Academic journal article School Psychology Review

The Technical Adequacy of Curriculum-Based and Rating-Based Measures of Written Expression for Elementary School Students

Academic journal article School Psychology Review

The Technical Adequacy of Curriculum-Based and Rating-Based Measures of Written Expression for Elementary School Students

Article excerpt

Abstract. Five hundred thirty-eight elementary school students participated in a study designed to examine the technical characteristics of curriculum-based measures (CBMs) for the assessment of writing. In addition, the study investigated rating-based measures of writing using the Six Trait model, an assessment instrument and writing program in use in many schools throughout the United States (Northwest Regional Educational Laboratory, 2000). Technical characteristics of both models were evaluated. Results indicated that, using the Stanford-9 standard scores for written language subtests as the criterion, most scoring conventions of CBMs for written expression were reliable and valid. Despite adequate interobserver agreement on the Six Trait measures according to scoring conventions, exact agreement was low. The Six Trait measures do not measure distinct components of writing, nor do they share a significant amount of variance with Stanford-9 measures of written expression. CBMs of written expression have shown sufficient technical adequacy across several studies to warrant their use in writing assessment. These results do not support the use of the Six Trait model as a measure of written expression. Implications for research are presented.

**********

Literacy is one of the critical outcomes of formal education (National Institute of Child Health and Human Development, 2000; No Child Left Behind, 2001; Snow, Burns, & Griffin, 1998). Although literacy has two primary components, reading and writing, the reading component has received disproportionate attention in terms of both scholarship and policy (see, for example, National Institute of Child Health and Human Development, 2000, and the Reading First component of No Child Left Behind, 2001). Despite the historically disproportionate emphasis on the reading component of literacy, writing remains an essential component of literacy and is fundamentally important to vocational and adaptive success in modern technological cultures. A student must read and write proficiently to be literate. One of the enduring realities of education is that if something is regarded as important, educators and educational researchers will measure it. Certainly, literacy is an excellent example of this maxim.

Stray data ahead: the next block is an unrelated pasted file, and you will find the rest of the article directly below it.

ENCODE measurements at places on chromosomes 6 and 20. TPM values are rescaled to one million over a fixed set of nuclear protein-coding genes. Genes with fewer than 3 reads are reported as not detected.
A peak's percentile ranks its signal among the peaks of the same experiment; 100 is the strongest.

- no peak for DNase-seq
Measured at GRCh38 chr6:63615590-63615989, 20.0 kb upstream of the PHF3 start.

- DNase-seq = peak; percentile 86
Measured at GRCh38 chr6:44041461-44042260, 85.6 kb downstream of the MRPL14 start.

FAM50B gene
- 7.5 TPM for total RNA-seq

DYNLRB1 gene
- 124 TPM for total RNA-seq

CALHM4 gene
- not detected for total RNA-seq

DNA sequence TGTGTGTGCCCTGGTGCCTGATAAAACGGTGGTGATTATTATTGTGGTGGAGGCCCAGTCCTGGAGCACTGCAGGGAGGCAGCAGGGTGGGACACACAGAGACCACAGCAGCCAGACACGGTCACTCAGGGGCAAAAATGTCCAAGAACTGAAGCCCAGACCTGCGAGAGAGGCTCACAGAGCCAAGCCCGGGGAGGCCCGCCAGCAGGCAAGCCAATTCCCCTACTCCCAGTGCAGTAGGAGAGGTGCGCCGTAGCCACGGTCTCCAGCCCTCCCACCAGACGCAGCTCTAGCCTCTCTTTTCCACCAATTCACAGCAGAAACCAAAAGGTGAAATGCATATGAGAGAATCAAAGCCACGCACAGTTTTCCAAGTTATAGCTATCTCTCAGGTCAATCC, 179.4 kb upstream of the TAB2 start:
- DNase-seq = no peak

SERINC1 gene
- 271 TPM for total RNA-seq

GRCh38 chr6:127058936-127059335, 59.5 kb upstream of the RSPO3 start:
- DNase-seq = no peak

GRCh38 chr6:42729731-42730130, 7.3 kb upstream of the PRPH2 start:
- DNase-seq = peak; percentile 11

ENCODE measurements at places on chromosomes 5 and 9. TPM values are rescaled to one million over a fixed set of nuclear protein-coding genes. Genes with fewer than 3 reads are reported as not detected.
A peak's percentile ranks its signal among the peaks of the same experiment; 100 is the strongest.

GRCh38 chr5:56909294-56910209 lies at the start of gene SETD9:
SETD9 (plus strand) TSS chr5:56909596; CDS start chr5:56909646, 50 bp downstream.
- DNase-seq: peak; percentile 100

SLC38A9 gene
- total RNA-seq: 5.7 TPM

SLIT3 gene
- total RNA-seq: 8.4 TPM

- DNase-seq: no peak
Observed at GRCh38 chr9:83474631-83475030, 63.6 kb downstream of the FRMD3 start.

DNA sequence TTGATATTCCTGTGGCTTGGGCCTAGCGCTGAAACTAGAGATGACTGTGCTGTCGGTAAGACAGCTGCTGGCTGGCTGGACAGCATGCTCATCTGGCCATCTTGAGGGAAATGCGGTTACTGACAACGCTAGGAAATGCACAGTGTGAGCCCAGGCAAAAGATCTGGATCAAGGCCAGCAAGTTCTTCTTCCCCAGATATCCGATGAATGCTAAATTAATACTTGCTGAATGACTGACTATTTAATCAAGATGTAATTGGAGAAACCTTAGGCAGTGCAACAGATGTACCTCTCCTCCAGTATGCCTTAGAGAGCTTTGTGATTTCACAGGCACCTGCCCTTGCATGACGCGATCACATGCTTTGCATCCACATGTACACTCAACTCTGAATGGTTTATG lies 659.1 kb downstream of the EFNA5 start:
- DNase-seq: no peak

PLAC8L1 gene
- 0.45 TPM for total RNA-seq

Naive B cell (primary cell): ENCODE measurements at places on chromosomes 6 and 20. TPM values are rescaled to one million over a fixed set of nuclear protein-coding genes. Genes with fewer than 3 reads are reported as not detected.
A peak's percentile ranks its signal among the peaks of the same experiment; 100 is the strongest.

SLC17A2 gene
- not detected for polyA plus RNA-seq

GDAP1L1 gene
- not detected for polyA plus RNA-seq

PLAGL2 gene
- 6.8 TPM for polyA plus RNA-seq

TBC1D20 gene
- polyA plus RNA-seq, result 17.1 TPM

There are innumerable measures of reading and writing skills and constructs. Casual consideration might suggest that the availability of a diverse array of writing instruments is good for teachers and students alike. However, that is only the case if the measures have been demonstrated reliable and valid. Indeed, commonly accepted standards for measurement emphasize the importance of using measures with demonstrated reliability and validity (American Psychological Association, American Educational Research Association, & National Council on Measurement in Education, 1985). Unfortunately, the instruments available to educators vary widely in the extent to which they meet these criteria. In addition, the transition from research to practice makes the a priori establishment of the technical adequacy of instruments particularly critical. Teachers are unlikely to have either the time or training necessary to validate or substantively evaluate the validity of alternative measures of writing skills (Hollenbeck, Tindal, & Almond, 1998; O'Sullivan & Chalnick, 1991; Schafer, 1991; Siskind, 1993; Stiggins, 1991).

Educators assess student performance to achieve a variety of ends. It can be argued that in this age of increasing accountability, one of the most critical functions of educational assessment is to monitor student progress and make instructional decisions. This assessment activity is particularly critical, as progress monitoring has been found to contribute to students' educational gains (Fuchs, Fuchs, Hamlett, & Stecker, 1991; Fuchs, Fuchs, Hamlett, Walz, & Germann, 1993; Jones & Krouse, 1988). For assessment tools to be effective measures for regular monitoring of student progress, they must be amenable to reasonably frequent administration, be affordable, and provide sufficiently informative data that instructional decisions can be based on the results. …

Search by... Author
Show... All Results Primary Sources Peer-reviewed

Oops!

An unknown error has occurred. Please click the button below to reload the page. If the problem persists, please try again in a little while.